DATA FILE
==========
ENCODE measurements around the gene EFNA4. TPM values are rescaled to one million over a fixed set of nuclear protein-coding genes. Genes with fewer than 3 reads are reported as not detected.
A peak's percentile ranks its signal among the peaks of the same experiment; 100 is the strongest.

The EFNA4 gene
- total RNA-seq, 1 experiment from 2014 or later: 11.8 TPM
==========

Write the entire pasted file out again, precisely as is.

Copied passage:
ENCODE measurements around the gene EFNA4. TPM values are rescaled to one million over a fixed set of nuclear protein-coding genes. Genes with fewer than 3 reads are reported as not detected.
A peak's percentile ranks its signal among the peaks of the same experiment; 100 is the strongest.

The EFNA4 gene
- total RNA-seq, 1 experiment from 2014 or later: 11.8 TPM